For those of you who have been in the throws of the college audition process, things are finally beginning to wind down. You may now be twiddling your thumbs, having completed the whirlwind of applications, travel and a series of high stakes auditions. A few years back, one of my students looked at me after her final college audition and tearily confessed, "I have worked so hard, and now it's all over!" Kind of an empty "What do I do now?" feeling.
You are, no doubt, anxious to know your results as you reflect on the audition experience and wait for a thick letter to arrive in your mailbox. Psychologist and performing arts advisor, Bill Crawford, offers this reminder, "It isn't about just being chosen. It's about finding a place where you can be yourself and learn, and grow, and thrive for the next four years."
If all this leaves you feeling uncertain about your future, you may be in need of some "actor nourishment" right about now. So I have compiled a short list of reading material I hope you find useful, practical and even affirming.
How To Choose A Monologue For Any Audition
Karen Kohlhaas, director, teacher, monologue expert and co-founder of the Atlantic Theatre Company, has a just released a second edition of her excellent guidebook. This book is a must-have for every actor because it covers preparing monologue material for every conceivable audition situation.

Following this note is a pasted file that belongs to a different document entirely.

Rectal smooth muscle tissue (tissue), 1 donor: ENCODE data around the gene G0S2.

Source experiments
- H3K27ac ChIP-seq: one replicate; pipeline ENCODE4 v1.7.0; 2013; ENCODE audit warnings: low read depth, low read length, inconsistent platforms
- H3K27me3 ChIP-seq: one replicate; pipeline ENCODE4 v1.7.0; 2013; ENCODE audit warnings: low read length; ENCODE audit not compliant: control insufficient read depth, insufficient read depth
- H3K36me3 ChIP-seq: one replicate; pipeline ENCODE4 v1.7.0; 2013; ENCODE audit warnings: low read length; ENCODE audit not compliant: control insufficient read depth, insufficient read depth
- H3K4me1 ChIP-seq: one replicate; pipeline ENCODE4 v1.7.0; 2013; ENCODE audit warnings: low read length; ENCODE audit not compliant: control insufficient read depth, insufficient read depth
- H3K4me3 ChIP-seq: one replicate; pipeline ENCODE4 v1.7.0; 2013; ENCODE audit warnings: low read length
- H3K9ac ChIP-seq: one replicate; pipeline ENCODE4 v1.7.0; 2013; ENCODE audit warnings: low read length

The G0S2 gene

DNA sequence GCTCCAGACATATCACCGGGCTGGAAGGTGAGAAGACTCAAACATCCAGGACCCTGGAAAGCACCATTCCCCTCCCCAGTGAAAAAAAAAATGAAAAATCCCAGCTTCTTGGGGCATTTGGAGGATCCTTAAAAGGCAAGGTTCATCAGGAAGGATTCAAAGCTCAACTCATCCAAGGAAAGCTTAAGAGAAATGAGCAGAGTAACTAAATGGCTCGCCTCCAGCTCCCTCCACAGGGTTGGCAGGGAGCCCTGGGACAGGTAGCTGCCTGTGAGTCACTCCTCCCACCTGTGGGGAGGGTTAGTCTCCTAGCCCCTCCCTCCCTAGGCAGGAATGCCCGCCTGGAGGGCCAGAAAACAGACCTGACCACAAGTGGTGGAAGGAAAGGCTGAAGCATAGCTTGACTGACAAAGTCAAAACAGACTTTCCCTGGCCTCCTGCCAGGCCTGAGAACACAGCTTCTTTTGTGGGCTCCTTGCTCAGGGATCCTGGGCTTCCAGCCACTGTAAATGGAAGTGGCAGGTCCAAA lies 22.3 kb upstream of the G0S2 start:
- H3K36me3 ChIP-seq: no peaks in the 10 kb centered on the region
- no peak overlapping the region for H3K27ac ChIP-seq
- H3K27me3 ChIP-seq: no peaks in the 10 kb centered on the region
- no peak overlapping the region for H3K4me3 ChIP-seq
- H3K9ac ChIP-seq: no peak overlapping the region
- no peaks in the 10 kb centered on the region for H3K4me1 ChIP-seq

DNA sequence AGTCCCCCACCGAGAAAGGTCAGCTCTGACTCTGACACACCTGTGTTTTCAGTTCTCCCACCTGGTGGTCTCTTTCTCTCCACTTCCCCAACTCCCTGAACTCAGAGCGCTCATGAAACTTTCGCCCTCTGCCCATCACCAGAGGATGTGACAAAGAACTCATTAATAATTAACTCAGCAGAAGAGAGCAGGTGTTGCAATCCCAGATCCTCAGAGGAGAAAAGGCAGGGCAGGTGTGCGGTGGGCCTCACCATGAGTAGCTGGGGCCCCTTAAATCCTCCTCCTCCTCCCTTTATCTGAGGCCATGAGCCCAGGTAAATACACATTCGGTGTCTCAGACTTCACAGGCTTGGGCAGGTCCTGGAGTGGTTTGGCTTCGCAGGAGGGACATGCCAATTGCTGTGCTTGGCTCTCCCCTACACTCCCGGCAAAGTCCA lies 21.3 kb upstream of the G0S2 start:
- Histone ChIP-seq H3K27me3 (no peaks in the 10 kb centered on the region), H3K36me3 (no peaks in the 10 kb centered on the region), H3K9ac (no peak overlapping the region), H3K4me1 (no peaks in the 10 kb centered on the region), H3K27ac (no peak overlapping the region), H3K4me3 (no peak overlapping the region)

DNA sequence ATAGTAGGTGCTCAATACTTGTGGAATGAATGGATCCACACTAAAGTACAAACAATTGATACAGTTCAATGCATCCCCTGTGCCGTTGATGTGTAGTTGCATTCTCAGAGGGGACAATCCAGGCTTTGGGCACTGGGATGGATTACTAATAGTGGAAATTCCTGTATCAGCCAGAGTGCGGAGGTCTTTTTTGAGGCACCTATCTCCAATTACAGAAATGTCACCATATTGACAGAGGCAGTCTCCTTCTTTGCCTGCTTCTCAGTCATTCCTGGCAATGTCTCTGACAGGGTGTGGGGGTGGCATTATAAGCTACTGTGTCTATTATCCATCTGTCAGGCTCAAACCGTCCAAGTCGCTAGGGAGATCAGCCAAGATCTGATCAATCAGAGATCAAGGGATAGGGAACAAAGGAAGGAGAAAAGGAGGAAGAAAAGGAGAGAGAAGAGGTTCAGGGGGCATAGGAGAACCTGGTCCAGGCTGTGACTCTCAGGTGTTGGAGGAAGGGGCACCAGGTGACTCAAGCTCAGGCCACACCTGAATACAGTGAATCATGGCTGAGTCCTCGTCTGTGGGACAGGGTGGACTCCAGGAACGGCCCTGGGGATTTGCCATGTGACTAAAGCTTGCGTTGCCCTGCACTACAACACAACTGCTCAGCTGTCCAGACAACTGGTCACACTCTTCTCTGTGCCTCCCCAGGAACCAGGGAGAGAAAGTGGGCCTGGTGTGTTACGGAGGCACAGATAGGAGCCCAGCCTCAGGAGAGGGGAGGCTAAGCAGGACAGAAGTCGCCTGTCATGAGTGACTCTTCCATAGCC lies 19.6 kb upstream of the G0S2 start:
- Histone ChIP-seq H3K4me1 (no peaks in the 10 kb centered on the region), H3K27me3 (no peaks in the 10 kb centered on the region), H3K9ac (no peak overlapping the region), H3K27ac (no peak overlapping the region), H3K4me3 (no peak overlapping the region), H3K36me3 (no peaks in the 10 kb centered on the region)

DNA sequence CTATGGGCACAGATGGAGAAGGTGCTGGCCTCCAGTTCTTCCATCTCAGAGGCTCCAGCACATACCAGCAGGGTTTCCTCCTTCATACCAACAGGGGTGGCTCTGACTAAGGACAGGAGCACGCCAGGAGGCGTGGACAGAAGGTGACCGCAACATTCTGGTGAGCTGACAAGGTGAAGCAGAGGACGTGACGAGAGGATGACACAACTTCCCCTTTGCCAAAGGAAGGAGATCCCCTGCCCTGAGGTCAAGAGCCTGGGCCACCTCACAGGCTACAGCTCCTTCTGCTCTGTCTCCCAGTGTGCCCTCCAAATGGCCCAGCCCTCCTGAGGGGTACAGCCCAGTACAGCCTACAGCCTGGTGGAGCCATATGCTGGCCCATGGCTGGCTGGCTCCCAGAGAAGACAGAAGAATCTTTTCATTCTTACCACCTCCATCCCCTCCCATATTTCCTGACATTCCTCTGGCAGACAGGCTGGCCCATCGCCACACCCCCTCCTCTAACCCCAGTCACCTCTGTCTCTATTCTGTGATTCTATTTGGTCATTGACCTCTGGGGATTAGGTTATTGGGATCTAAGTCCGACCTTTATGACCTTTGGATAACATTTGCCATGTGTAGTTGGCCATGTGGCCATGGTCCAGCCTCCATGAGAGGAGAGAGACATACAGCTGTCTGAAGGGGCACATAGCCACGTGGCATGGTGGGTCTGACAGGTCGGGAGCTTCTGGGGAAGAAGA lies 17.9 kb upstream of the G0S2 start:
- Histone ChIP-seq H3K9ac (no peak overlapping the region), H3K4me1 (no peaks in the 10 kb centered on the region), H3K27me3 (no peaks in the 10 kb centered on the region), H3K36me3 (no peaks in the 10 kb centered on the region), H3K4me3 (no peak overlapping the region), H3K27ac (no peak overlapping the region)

Acting The Song
Always a great read for musical theatre geeks, the book is co-authored by Tracy Moore, who has recently joined the musical theatre faculty at The Hartt School at the University of Hartford. I recommend this book each year to students because of the excellent comprehensive detailed instruction she provides.
Acting In Musical Theatre
Also for the musical theatre students is Joe Deer's course book. Joe is the long time director of the Wright State University program. With 432 pages, it is a comprehensive textbook that combines acting, singing and dancing as it applies to musical theatre performance, and is endorsed by Broadway professionals.
All Stressed Up And Nowhere To Go
If you are feeling the stress of auditions (and who doesn't?), whether it applies to the college process or any competitive situation, you need to curl up with this one. Bill Crawford, PhD, and psychologist, shares how to get past anxious thought to become clear, confident and creative.
Sometimes, what we all need is a good laugh, and the Annoying Actor Friend's Guide To Werking In Show Business is full of fun, sarcasm and humor. It is an irreverent analysis of life in the theatre of today, while at the same time, offering practical how-to guidance on launching a career in show business.
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